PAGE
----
Death is not a place unknown to God, which means that not even death can separate us ultimately from the God who is prepared to suffer death with us. We often resist our smaller and bigger deaths. We don’t want to accept them. So we drag the corpse along and pretend it isn’t dead. We talk about the good old days, when the children were home and our bodies had strength and vitality. We hark back to the days when Sunday school classes were full, and church held a central place in society. But death has happened, and acceptance is a vital step, in dealing with grief and death. God is not into resuscitation, but resurrection. God makes new. And things will be different. The way that St Mark’s will engage with its community in the years to come, will be different from the way it has done over the last 50 years. God is not into resuscitation, but resurrection.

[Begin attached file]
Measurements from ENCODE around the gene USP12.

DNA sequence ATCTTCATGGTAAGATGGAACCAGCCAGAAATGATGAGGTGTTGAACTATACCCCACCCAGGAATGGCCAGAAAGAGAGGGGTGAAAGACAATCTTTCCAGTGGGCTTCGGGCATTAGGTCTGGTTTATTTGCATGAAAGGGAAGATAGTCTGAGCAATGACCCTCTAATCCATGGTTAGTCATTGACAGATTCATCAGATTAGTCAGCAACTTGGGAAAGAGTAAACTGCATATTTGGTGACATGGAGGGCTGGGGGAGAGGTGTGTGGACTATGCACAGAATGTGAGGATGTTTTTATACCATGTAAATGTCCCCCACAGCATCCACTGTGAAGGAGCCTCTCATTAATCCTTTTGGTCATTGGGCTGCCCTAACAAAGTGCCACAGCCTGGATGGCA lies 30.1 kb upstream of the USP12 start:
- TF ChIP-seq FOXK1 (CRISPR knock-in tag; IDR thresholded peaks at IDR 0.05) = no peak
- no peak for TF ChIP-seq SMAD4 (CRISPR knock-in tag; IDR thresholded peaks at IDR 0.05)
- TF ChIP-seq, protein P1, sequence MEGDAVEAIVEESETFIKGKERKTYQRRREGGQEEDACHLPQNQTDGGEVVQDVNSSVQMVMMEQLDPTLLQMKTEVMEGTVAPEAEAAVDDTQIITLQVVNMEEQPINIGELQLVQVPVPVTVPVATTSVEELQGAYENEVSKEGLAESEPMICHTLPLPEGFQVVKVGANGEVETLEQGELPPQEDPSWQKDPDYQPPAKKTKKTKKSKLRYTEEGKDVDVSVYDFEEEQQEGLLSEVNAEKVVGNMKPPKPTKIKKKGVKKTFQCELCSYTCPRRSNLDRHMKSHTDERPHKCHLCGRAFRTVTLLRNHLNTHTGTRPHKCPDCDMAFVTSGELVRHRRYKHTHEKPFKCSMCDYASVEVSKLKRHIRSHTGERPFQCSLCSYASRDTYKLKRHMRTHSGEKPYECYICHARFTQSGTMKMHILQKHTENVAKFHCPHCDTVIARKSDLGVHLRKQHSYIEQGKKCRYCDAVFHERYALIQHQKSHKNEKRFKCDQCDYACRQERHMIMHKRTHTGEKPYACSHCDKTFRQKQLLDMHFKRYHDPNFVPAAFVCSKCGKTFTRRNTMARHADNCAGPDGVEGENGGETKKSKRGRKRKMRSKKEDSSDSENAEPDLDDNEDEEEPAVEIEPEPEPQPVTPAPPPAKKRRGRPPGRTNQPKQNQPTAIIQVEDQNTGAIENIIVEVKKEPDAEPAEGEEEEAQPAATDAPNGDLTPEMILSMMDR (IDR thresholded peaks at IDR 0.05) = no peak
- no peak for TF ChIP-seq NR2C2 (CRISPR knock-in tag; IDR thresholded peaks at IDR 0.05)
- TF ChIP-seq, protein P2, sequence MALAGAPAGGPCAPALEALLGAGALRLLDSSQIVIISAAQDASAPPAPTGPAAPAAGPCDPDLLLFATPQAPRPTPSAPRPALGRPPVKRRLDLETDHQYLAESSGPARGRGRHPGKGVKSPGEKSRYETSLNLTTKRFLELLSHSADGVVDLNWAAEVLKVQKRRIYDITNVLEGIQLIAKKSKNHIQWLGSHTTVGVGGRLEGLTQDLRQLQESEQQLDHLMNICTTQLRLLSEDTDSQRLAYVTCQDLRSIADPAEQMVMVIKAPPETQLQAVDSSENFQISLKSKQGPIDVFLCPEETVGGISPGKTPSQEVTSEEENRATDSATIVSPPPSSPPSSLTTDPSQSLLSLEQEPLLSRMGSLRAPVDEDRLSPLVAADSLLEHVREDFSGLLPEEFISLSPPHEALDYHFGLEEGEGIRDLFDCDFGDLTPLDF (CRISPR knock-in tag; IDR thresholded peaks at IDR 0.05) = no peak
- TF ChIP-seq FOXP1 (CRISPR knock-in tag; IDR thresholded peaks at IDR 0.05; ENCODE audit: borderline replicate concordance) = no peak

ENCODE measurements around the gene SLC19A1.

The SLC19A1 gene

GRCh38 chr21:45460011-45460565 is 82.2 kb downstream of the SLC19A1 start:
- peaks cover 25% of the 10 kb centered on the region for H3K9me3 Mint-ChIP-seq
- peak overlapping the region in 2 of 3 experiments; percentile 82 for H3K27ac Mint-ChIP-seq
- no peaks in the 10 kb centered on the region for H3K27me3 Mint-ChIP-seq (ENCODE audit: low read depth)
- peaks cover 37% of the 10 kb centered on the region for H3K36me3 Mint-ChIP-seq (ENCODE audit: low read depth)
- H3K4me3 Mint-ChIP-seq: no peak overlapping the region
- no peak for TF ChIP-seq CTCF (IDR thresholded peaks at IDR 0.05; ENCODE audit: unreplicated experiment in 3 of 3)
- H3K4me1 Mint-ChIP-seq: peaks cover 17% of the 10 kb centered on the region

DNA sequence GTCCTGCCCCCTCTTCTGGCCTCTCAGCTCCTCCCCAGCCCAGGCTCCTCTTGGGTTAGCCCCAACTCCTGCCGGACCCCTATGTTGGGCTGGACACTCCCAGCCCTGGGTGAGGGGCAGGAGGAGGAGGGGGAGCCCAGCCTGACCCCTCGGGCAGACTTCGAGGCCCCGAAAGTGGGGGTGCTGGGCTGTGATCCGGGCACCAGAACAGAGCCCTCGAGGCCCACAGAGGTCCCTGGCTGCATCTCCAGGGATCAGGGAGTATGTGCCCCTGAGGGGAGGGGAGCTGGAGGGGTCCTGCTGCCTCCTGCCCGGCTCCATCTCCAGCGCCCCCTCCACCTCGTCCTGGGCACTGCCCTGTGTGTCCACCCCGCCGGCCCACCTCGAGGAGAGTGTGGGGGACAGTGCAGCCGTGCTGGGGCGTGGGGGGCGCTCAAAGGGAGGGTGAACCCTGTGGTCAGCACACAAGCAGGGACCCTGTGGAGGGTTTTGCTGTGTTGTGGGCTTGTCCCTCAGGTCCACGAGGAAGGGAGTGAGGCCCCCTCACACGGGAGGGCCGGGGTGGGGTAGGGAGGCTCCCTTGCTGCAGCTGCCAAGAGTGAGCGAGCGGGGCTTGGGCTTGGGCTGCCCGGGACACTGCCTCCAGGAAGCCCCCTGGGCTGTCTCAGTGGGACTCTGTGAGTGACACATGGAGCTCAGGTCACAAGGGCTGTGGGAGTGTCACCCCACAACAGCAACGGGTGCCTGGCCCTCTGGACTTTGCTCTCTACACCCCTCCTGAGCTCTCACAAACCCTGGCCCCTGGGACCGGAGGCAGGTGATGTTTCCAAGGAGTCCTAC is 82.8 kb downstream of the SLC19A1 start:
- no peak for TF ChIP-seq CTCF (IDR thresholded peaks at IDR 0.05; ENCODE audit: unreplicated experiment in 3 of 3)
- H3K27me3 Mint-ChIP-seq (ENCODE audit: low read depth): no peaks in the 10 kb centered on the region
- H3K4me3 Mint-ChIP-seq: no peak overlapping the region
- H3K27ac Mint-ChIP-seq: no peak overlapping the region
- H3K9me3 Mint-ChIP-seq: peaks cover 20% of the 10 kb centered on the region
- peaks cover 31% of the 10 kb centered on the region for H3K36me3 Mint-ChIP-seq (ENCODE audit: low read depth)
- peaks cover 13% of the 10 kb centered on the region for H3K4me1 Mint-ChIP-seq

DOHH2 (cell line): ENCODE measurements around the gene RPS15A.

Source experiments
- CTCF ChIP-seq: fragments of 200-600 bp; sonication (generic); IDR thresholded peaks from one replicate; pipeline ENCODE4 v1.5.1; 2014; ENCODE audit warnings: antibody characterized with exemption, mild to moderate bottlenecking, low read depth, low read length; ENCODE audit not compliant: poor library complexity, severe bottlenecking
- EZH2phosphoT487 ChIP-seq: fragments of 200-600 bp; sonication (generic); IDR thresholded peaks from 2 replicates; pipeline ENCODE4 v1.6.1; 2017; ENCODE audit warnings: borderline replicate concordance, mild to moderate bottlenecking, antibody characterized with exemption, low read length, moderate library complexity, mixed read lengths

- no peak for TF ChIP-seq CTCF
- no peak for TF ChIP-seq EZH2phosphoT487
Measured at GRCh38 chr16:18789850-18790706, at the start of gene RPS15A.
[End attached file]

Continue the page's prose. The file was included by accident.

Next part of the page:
This is not ‘Groundhog Day;’ we don’t repeat the same day again and again. Things change. As Richard Rohr says, ‘resurrection’ is another word for change, particularly life-giving change. What is constant, is God’s love for all people. What does not change, is that God makes dead stones alive again. Through the collapse of our stories, we are no longer ruled by them. New life is bigger, stronger, and more vigorous than these stories. And although, like the disciples, we are a little unsure about this new path, the invitation is there, to trust the next 50 years to God in Christ.

Like Jesus asked Mary Magdalene on that first morning, not to hold on to him, we cannot hold on to how things were. And this is a kind of death as well. Even post the death and the crisis, we need to hand over, on Sunday morning, our future to God. We do this again this morning, as we thank God for his loving and gracious provision in this building, over the last 50 years and look forward with hope and anticipation to what God will once again resurrect among us, in the years to come.

Bishop Mark Vainikka LCAQD